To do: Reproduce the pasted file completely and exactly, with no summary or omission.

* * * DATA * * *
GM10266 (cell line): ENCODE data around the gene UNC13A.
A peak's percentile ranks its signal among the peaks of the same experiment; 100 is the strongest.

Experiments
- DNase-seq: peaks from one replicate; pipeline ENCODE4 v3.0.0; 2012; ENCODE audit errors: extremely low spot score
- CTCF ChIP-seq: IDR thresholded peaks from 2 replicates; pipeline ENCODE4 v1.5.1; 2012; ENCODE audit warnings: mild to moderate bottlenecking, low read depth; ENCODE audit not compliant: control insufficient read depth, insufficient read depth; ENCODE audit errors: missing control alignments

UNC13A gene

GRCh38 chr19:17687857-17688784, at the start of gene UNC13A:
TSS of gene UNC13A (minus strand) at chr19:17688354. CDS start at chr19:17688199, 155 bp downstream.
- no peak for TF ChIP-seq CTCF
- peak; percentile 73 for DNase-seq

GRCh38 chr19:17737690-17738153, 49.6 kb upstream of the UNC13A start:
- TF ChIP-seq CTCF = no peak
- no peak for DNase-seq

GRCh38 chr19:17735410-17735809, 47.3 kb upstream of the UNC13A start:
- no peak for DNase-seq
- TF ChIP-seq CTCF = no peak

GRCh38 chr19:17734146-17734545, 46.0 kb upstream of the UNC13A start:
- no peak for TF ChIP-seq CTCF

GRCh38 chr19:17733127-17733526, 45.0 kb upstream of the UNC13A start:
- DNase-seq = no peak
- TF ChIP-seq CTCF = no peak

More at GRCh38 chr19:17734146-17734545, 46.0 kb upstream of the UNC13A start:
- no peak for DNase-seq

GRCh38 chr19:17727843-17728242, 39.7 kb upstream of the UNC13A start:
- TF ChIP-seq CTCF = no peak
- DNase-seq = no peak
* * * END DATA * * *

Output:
GM10266 (cell line): ENCODE data around the gene UNC13A.
A peak's percentile ranks its signal among the peaks of the same experiment; 100 is the strongest.

Experiments
- DNase-seq: peaks from one replicate; pipeline ENCODE4 v3.0.0; 2012; ENCODE audit errors: extremely low spot score
- CTCF ChIP-seq: IDR thresholded peaks from 2 replicates; pipeline ENCODE4 v1.5.1; 2012; ENCODE audit warnings: mild to moderate bottlenecking, low read depth; ENCODE audit not compliant: control insufficient read depth, insufficient read depth; ENCODE audit errors: missing control alignments

UNC13A gene

GRCh38 chr19:17687857-17688784, at the start of gene UNC13A:
TSS of gene UNC13A (minus strand) at chr19:17688354. CDS start at chr19:17688199, 155 bp downstream.
- no peak for TF ChIP-seq CTCF
- peak; percentile 73 for DNase-seq

GRCh38 chr19:17737690-17738153, 49.6 kb upstream of the UNC13A start:
- TF ChIP-seq CTCF = no peak
- no peak for DNase-seq

GRCh38 chr19:17735410-17735809, 47.3 kb upstream of the UNC13A start:
- no peak for DNase-seq
- TF ChIP-seq CTCF = no peak

GRCh38 chr19:17734146-17734545, 46.0 kb upstream of the UNC13A start:
- no peak for TF ChIP-seq CTCF

GRCh38 chr19:17733127-17733526, 45.0 kb upstream of the UNC13A start:
- DNase-seq = no peak
- TF ChIP-seq CTCF = no peak

More at GRCh38 chr19:17734146-17734545, 46.0 kb upstream of the UNC13A start:
- no peak for DNase-seq

GRCh38 chr19:17727843-17728242, 39.7 kb upstream of the UNC13A start:
- TF ChIP-seq CTCF = no peak
- DNase-seq = no peak